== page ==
“…From Elvis, Sinatra and Muhammad Ali to modern regulars like Mario Andretti, anyone who’s anyone has eaten at the famous Golden Steer Steakhouse - Las Vegas' oldest steakhouse. When you walk through our doors, you are instantly transported back in time with red leather banquettes, intimate lighting, and old-west art…”
The Neon Museum houses many of the old Casino signs, and some old-school Vegas can be experienced at Atomic Liquors as well as the Peppermill Restaurant, which claims to ‘proudly remain as an iconic reminder of the Vegas Strip the way it used to be’.
Kirk Kerkorian (1917-2015) was, along with Howard Hughes, a key force in the early corporatisation of Las Vegas. The son of Armenian immigrants, he sold his successful air charter business and began buying up Las Vegas real estate in 1962. He famously purchased the failing MGM studios in Culver City, once the dominant prestige studio in Hollywood, which led to a number of complex corporate plays over the ensuing years. Some of these back-and-forth manoeuvres also involved Ted Turner and United Artists, and the final outcome was that what remained of the depleted MGM studio facilities in Culver City were sold to Lorimar Telepictures while Ted Turner secured the best of the film library (Turner Classic Movies). Kirk Kerkorian ended up with an iconic brand, synonymous with the glamour and allure of golden age Hollywood, to put to work in his growing leisure and hospitality businesses, issuing a press statement in 1979 to the effect that MGM was, by that point, primarily a hotel company.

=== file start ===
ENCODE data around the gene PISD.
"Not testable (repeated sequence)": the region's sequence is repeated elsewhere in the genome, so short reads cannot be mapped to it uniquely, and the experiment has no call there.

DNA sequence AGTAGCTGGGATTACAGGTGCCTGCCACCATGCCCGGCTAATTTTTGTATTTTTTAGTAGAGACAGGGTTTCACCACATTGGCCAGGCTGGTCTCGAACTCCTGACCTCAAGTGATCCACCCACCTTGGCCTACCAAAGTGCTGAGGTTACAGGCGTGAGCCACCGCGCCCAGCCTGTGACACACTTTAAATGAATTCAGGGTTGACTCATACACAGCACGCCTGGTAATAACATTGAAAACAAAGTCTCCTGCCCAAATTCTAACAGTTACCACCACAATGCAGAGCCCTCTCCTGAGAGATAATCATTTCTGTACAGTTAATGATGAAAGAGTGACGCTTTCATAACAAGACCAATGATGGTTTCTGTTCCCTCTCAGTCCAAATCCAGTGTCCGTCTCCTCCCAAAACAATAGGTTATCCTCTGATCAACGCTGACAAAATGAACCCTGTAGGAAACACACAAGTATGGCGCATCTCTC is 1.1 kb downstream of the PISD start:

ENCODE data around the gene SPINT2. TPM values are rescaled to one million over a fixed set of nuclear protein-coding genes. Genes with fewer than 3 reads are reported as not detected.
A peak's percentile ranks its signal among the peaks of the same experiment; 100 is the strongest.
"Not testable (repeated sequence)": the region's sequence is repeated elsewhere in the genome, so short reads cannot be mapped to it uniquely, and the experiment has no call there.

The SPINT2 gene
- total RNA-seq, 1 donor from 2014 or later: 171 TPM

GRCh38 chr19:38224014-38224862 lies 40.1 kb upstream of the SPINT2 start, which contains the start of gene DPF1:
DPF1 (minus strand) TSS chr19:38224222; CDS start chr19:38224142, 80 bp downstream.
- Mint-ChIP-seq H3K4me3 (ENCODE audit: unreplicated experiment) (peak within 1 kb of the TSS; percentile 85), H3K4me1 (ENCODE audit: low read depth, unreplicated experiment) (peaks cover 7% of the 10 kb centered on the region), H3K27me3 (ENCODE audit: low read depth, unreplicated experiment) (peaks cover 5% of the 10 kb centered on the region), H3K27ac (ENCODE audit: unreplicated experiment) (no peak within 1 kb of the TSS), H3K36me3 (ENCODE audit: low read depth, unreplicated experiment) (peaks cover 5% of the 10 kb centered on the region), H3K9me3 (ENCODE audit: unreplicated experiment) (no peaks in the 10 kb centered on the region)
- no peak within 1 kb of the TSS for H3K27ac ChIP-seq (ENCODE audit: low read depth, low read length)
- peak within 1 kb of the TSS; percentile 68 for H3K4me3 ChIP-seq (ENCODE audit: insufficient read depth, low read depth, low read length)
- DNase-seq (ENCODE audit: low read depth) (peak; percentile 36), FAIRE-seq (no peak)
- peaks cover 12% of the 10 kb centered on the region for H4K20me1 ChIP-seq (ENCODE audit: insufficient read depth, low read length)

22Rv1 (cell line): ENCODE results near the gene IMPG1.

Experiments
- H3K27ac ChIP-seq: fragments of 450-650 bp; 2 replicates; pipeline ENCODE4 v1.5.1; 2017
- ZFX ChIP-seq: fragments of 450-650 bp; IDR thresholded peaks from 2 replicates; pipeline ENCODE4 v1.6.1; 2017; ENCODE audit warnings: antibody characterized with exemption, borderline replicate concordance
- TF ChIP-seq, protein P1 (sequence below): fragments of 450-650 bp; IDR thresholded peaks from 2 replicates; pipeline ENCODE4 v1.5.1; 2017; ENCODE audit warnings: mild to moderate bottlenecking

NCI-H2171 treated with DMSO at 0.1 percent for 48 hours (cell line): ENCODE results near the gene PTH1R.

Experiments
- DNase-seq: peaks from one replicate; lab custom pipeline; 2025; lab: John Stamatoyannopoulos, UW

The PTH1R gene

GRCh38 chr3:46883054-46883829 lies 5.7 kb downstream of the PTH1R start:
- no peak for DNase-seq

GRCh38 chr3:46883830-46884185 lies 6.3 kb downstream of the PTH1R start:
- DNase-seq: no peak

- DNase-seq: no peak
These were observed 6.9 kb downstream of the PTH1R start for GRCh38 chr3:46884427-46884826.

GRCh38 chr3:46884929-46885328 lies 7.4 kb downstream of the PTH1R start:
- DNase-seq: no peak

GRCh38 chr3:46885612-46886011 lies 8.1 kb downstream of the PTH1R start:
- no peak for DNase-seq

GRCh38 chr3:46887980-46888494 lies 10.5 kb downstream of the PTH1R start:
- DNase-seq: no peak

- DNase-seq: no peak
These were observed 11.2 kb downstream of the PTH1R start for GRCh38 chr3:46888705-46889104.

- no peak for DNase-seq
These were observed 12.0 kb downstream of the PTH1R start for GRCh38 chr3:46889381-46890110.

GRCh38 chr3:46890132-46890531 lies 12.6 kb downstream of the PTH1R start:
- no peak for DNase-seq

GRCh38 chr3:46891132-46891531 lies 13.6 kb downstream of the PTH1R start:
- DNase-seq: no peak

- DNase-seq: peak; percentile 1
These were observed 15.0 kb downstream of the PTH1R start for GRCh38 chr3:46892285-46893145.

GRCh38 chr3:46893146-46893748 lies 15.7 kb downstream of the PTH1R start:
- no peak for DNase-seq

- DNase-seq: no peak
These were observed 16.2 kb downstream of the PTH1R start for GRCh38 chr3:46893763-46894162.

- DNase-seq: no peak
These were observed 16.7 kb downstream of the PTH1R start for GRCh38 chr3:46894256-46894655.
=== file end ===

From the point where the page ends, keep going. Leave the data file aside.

Perhaps the ultimate example of Las Vegas’ transformation is the Bellagio. According to onthestrip.com (Link to read the complete article);
“…The Bellagio was originally the site of the legendary Dunes hotel and casino, which sold for $75 million in 1993 to Steve Wynn. Wynn, later owner of MGM Resorts, teamed up with Atlandia Design, owned by Mirage Resorts, and started crafting a modern model of the Northern Italian town of Lake Como, which it was named after. Dunes was demolished in October of 1993, shortly after Mirage celebrated success with the opening of their Treasure Island hotel on the strip…The plans were elaborate, estimated to cost nearly $1.6 billion, which made the Bellagio one of the most expensive hotels ever built at the time of its construction in May of 1996...”
For some additional learning, the BBC World Service documentary Las Vegas Stripped Bare is thoroughly recommended. It can be streamed or downloaded as a podcast.
We do hope you’ve enjoyed this journey through Memphis and Las Vegas with us.